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UC Allied Health Sciences faculty presents at 'world's largest general scientific conference'

Presentation emphasized the importance of personalizing augmentative and alternative communication

Aimee Dietz, PhD, associate professor in the Department of Communication Sciences and Disorders in the University of Cincinnati (UC) College of Allied Health Sciences, co-presented a panel discussion at the American Association for the Advancement of Science (AAAS) annual conference in Washington, Feb. 14-17. The session was titled “Talking Without Speaking: Transcending Communication Boundaries With Technology.”

Each year at the AAAS annual meeting scientists, educators, policymakers and journalists gather to discuss cutting-edge developments in science, technology and policy. The meeting is marketed as the world’s largest general scientific conference, with more than 200 events, including panel discussions, keynote speakers and symposia.

Dietz worked with Cathy Binger, PhD, associate professor in the Department of Speech and Hearing Sciences at the University of New Mexico and Jonathan Brumberg, PhD, assistant professor in Speech-Language-Hearing: Science Disorders at University of Kansas to put together the session. The three brought a diverse research background to the discussion, including accessing language after a stroke and developments in technology that aid, restore and unlock communication for people with communication disorders.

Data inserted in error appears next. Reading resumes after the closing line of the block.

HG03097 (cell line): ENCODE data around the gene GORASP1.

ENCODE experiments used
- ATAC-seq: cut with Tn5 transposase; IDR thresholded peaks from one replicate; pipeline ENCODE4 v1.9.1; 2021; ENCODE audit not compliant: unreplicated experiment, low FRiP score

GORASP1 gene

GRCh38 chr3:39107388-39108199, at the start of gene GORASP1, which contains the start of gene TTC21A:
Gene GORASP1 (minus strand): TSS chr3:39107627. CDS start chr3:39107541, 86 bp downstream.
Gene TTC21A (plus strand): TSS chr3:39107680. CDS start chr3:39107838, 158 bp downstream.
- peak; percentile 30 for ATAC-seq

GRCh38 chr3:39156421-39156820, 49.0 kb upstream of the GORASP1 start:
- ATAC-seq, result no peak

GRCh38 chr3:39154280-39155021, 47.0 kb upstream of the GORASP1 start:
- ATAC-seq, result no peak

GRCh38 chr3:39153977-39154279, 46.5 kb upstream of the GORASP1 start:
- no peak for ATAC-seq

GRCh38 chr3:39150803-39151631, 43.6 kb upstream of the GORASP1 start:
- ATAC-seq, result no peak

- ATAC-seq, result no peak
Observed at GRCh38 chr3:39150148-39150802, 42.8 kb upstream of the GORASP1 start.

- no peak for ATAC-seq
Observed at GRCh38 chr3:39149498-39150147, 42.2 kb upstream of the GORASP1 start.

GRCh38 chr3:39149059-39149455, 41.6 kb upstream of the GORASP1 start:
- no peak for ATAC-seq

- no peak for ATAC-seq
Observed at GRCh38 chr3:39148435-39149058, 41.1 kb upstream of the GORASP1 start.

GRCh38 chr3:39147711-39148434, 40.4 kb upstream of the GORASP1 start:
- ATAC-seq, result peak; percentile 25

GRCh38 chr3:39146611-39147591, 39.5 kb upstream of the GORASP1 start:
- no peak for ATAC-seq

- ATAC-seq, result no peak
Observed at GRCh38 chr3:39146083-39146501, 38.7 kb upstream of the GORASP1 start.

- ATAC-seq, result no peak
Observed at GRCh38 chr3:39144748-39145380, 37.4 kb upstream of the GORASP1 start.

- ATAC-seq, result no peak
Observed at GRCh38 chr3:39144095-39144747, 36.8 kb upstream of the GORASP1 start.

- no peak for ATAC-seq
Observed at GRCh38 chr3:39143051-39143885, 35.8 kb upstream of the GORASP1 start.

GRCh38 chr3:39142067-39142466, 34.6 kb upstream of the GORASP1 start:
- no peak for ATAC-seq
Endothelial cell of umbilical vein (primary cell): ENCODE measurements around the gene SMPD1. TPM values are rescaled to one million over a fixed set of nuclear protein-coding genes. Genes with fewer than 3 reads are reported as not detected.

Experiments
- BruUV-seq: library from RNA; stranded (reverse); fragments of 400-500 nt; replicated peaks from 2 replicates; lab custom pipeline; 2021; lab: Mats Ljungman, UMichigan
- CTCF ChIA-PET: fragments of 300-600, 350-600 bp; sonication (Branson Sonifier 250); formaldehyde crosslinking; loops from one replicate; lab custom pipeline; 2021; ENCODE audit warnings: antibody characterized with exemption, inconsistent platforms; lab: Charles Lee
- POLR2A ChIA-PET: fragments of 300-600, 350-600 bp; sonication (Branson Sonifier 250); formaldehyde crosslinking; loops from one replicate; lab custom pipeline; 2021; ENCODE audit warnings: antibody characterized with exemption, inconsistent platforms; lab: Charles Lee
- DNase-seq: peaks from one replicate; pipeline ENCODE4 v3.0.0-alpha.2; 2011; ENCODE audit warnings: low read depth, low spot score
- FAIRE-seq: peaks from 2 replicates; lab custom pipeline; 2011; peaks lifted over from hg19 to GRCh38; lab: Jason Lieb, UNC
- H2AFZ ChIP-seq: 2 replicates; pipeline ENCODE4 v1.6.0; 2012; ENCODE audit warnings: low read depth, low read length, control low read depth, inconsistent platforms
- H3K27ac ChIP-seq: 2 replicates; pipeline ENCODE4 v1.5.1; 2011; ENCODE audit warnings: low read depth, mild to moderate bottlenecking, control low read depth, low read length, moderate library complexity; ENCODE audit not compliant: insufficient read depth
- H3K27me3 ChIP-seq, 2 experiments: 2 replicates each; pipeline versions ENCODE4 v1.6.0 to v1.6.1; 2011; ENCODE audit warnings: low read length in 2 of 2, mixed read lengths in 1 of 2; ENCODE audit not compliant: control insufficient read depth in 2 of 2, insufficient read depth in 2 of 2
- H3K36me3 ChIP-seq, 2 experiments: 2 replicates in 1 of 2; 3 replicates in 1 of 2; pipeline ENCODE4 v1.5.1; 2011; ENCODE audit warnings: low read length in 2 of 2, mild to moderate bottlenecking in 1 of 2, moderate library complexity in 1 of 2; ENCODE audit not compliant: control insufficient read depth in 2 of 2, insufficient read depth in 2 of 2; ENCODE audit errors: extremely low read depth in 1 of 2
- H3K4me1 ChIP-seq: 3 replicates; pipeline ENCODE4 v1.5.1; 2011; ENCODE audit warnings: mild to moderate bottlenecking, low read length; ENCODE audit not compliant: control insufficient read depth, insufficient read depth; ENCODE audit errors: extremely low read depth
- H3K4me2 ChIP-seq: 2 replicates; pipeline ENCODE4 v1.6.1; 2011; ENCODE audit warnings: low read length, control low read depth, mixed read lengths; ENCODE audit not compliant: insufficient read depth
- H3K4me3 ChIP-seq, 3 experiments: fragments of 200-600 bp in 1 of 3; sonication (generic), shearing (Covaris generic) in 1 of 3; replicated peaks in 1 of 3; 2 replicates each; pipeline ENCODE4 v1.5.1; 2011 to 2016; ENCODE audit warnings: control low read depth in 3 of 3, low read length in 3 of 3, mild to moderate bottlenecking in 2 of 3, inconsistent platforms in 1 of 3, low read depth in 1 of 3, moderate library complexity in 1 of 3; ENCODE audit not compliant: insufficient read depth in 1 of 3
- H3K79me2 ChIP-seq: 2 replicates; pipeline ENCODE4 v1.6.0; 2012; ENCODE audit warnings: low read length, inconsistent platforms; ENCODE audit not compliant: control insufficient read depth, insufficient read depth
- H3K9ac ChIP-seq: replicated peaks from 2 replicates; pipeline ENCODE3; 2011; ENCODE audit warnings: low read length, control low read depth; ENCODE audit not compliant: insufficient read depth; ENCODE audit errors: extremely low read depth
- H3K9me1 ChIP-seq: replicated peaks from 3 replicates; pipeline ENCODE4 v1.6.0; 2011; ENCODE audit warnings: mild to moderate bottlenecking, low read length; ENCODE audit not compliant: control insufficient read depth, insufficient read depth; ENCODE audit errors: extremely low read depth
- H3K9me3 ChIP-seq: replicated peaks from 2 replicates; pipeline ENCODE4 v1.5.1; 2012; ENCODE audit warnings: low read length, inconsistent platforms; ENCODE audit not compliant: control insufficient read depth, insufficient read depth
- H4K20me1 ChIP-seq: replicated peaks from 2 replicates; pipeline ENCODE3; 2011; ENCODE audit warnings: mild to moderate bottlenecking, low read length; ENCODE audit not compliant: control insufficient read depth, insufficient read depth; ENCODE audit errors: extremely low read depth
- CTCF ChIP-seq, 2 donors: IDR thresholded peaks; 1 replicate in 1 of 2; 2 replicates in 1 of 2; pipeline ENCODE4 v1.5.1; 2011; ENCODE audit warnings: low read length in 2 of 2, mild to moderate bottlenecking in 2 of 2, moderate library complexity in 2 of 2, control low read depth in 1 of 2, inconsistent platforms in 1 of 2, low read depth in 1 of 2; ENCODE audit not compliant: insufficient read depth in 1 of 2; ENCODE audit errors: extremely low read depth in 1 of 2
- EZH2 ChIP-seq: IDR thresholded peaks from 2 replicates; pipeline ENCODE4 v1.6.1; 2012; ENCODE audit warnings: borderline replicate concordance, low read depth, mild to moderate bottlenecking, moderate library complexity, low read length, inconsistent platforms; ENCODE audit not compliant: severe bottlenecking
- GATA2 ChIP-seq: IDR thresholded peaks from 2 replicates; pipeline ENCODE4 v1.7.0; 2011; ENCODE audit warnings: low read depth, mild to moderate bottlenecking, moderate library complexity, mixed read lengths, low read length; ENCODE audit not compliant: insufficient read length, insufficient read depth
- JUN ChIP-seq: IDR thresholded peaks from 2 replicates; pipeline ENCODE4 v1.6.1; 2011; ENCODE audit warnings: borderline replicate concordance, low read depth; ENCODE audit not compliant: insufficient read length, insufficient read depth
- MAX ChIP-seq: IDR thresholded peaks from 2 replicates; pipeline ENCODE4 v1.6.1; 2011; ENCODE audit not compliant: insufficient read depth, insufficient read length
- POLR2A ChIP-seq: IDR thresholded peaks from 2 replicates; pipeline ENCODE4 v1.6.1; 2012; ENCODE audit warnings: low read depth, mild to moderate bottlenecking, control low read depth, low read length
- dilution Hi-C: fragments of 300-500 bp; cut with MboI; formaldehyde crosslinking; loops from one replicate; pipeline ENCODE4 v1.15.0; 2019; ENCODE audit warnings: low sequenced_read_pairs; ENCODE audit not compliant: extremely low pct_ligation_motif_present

Millions of people of all ages are impacted by developmental or acquired communication disorders and those with disorders are significantly more limited in their ability to communicate, according to Dietz. Developments in technology are creating more ways to help people use augmentative and alternative communication (AAC) and their discussion focused on these emerging high- and low-tech solutions that are improving the lives of those with communication disorders. Dietz and her colleagues emphasized the importance of combining technology and personalization with instruction to ensure successful implementation of AAC across the lifespan.

Dietz has done extensive research in aphasia, a language impairment affecting 250,000 people per year. Up to 50 percent of those who suffer a stroke will experience aphasia, and AAC apps are often used to replace lost language after a stroke, according to Dietz.

“However, those apps can also exploit intact visual processing systems to access the brain’s language centers and stimulate language recovery in stroke survivors,” says Dietz. “My research agenda is focused on helping people with aphasia learn how to use technology to cue themselves when words fail them. Everyone uses AAC every day, each time we use our smart phones to connect via our pictures and social media.”

Dietz says her path to this conference began about a year ago when she was contacted by the American Speech-Language Hearing Association. Each year, the organization supports one or two submissions to be featured at the AAAS annual conference and this year wanted to focus on AAC.

“It’s a very unique conference,” says Dietz, who is also director of the UC Language Recovery and Communication Technology Lab. “You’re not talking to clinicians, you’re not talking to researchers, you’re talking to members of the media and people from other scientific areas.”

Dietz is currently working on a nearly $500,000 National Institutes of Health award to increase knowledge of how assistive technology interventions can be used to help people with aphasia restore language function. The project will also help identify regions of the brain responsible for these changes.

Featured image at top: Aimee Dietz, PhD, using an iPad with a communication app to facilitate spoken language and auditory comprehension for Terri Kersey, a stroke survivor with aphasia. Photo/Colleen Kelley/UC Creative Services.

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